by Kim Caccamo
Editor’s Note: Kim Caccamo is a cadet at the United States Military Academy at West Point. This academic work product does not reflect an official position of West Point, the U.S. Army, or the U.S. Government. This first appeared in The Havok Journal on August 25, 2020.
In the United States, the use of drone warfare to conduct military operations has increased significantly in recent years due to advancements in drone technology and the changing landscape of war. This warfare is “part of a global pattern of an ever broader and unfettered use of air power” that began with the Obama administration “but which has been spurred on and expanded under Donald Trump’s presidency” (Borger).
However, the increased use of drone technology has been met with resistance from experts in various fields of study. For example, philosophers have debated the nature of drone warfare and what, if anything, makes it wrong without reaching a unanimous conclusion. One philosopher, Daniel Statman, argues that drones are more discriminate and reduce risk to soldiers, which possibly creates an obligation for militaries to utilize them. In his paper, “Drones and Robots: On the Changing Practice of Warfare,” Statman presents five common objections to drone warfare and rebuts them. In the process, he analyzes the moral issues surrounding drone technology. Statman concludes that there is nothing new about drones in comparison to conventional war weaponry, and therefore sees no reason why drone warfare’s morality should be heavily scrutinized (Statman 1).
I believe Statman’s analysis is incomplete. Specifically, I think that Statman does not adequately appreciate and discuss the implications of the fear drone warfare causes in comparison to conventional war weaponry. While Statman helps us address common objections to drone warfare and encourages healthy skepticism about many prevailing views of the technology, the goal of my paper is to offer reasons why we ought to be concerned with the increased use of drones (Caccamo 1-2). Specifically, I believe a parallel can be drawn between drone warfare and acts of terrorism that help ground reasonable objections to the use of drones.
First, I will present a general overview of Statman’s paper. In this overview, I will articulate four objections to drone warfare Statman refutes and explain the connection Statman sees between drone warfare and targeted killing. Second, I will explain why Statman thinks that the practice of targeted killing is “far less problematic than critics would have us to believe” and therefore targeted killing does not present a persuasive challenge to the use of drones (Statman 13). Third, I will criticize Statman’s conclusion that drone warfare is not markedly different from conventional warfare.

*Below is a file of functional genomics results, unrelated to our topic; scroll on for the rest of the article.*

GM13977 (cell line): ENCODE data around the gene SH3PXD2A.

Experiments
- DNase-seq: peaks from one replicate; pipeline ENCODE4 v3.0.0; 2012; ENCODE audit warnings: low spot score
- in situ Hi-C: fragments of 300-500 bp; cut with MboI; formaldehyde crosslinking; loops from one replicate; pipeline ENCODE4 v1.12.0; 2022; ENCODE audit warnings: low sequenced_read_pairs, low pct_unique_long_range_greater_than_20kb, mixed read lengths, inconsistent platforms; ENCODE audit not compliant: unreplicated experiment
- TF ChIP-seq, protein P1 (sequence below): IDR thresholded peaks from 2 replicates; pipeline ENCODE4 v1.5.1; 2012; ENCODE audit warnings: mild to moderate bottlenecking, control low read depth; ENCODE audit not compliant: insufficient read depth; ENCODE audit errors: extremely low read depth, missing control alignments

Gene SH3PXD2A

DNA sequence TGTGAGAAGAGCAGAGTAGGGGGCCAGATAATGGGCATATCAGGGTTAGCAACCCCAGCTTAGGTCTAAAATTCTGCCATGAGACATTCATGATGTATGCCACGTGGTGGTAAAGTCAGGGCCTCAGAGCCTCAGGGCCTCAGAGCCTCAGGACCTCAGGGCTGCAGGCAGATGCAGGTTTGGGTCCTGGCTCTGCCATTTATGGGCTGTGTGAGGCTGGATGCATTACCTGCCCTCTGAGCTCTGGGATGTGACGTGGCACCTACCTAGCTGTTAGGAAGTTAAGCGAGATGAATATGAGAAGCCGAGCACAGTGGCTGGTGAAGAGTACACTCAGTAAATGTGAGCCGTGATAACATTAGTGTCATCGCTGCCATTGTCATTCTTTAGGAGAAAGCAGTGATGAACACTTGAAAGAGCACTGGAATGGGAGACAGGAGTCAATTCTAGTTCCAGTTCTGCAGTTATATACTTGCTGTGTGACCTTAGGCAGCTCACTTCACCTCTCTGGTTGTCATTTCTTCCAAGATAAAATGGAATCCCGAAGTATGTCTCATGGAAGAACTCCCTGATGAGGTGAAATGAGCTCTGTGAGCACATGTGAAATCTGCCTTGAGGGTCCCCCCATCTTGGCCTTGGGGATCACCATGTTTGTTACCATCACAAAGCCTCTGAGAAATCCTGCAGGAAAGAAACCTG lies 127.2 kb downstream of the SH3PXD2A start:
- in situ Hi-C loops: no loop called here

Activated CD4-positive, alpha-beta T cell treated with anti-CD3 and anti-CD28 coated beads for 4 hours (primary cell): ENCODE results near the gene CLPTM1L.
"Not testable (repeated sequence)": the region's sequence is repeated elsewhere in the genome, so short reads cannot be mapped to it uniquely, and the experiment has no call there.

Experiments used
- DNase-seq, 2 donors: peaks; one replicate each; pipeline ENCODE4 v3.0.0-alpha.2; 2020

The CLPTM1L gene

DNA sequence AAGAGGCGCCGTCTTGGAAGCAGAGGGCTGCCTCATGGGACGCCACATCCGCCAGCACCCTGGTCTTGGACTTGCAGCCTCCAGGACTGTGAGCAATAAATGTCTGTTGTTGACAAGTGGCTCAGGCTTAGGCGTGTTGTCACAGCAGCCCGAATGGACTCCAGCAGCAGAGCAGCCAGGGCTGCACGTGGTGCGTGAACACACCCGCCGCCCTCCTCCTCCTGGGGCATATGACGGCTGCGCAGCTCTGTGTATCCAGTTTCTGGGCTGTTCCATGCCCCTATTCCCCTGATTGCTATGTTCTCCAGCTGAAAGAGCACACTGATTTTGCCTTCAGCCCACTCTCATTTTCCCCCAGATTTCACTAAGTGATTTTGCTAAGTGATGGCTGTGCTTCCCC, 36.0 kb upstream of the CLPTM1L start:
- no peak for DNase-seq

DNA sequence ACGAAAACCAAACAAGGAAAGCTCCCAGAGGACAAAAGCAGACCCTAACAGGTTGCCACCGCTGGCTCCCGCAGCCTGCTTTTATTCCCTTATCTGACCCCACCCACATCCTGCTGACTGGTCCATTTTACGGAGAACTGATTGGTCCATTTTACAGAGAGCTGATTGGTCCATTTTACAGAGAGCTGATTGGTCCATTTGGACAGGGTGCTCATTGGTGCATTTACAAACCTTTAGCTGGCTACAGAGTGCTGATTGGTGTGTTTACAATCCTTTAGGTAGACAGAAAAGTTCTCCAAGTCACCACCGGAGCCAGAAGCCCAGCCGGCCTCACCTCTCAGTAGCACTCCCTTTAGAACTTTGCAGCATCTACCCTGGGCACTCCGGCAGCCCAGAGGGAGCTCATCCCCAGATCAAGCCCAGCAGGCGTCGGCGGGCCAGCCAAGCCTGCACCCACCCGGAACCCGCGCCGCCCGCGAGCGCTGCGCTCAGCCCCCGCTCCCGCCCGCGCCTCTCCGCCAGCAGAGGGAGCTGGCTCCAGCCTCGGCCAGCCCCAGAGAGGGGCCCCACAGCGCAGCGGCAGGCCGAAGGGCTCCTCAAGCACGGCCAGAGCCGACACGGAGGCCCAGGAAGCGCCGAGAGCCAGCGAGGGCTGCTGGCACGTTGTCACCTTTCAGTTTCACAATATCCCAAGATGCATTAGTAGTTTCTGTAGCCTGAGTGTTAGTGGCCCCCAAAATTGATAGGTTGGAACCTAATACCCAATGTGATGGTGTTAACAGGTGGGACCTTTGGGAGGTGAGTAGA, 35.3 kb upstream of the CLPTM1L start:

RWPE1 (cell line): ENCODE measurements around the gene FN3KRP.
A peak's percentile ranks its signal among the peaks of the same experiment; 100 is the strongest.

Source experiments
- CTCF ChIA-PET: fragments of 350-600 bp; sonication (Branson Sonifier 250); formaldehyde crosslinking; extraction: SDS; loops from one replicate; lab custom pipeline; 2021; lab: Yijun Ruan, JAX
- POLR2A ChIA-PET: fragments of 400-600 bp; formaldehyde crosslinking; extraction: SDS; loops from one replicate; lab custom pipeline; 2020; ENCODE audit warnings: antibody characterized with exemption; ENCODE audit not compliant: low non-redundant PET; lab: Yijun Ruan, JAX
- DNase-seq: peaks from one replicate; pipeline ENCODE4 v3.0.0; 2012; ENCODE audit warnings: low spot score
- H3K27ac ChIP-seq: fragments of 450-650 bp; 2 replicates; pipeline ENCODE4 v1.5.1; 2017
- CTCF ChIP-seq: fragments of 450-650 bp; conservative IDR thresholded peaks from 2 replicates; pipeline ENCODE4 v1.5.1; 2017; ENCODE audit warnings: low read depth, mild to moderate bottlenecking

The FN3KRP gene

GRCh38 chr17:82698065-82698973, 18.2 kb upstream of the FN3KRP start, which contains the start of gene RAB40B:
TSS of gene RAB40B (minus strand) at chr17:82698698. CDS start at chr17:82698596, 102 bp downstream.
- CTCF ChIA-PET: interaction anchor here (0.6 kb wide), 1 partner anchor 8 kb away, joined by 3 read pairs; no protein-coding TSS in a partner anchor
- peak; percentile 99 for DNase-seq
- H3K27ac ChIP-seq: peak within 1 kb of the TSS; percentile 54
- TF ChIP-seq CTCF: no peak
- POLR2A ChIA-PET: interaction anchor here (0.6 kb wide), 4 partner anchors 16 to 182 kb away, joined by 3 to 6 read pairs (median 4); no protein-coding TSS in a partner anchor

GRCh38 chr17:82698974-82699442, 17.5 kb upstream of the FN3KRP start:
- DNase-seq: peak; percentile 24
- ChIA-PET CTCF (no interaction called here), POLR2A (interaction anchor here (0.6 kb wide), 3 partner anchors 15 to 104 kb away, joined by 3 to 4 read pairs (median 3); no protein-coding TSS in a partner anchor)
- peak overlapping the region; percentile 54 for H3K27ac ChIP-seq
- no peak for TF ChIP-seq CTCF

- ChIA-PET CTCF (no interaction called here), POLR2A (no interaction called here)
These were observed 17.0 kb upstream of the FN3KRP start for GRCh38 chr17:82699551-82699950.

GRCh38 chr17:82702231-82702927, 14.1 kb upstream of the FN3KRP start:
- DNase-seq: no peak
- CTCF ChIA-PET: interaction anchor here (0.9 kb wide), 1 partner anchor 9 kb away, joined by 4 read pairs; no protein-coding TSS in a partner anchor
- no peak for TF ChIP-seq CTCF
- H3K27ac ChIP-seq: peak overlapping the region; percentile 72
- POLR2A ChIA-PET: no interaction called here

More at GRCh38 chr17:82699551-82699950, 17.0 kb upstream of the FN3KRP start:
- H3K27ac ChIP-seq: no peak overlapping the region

To accomplish this, I will summarize a previous argument I made that found that acts of terrorism are morally worse than acts of conventional war because the fear caused by terrorism has two notable elements that seem absent from the fear caused by conventional acts of war: surprise and purpose (Caccamo 2). Fourth, I will show how targeted killing executed through drone warfare creates a distinctive fear characterized by the element of surprise, thus showing a similarity between targeted killing and terrorism.
While the distinctive fear created by targeted killing may lack the second notable element of the fear caused by terrorism (purpose), I will discuss how the distinctive fear is a characteristic effect of unintentional terrorism, which calls into question the morality of targeted killing. This will undermine Statman’s argument that targeted killing is not “morally problematic” which, in turn, presents difficulties for his acceptance of drone warfare. Finally, I will conclude my paper by suggesting how drone warfare could be regulated through the power of heuristics to reduce the immorality of the practice instead of totally rejecting the technology.
Statman’s View: What He Gets Right, and What Is Flawed
Statman presents four common objections to drone warfare. Firstly, our intuitions might find that there is something disturbing about being shot and killed by an imperceptible drone; it seems “particularly disrespectful and humiliating” (Statman 5). However, Statman claims this death is no more disrespectful than being killed by a tank or helicopter. The operators of these weapons do not particularly “affirm the humanity” of their victims and those victims are just as “faceless” as those of drones (Statman 5). Next, Statman refutes the claim that drone warfare is unfair. This argument was also made against submarines and machine guns when these technologies were first introduced, but they are now commonly accepted means of war (Statman 6).
Statman then considers whether riskless killing, such as that enabled by drones, undermines the license to kill in war. He asserts that riskless killing is a feature of war shared by artillery soldiers or cruise missiles, so this argument is not persuasive against drone warfare (Statman 6). The fourth objection Statman presents is that drone warfare creates wars without virtues like courage and loyalty. However, he states that drones will never completely replace ground operations, so there will be potential for these virtues to flourish (Statman 7). Also, even if drones make “the martial virtues redundant,” this is not a good reason to avoid their use (Statman 7).
I agree with Statman’s replies to the four common objections to drone use. These arguments are not persuasive enough to condemn drone warfare. Rather, my disagreement with Statman’s conclusion that drone warfare presents no moral dilemmas stems from his examination of “the most widespread objection to the use of drones” (Statman 11). This objection is based on drones “having become the main tool for the targeted killing of assumed members of terror organizations” (Statman 11).
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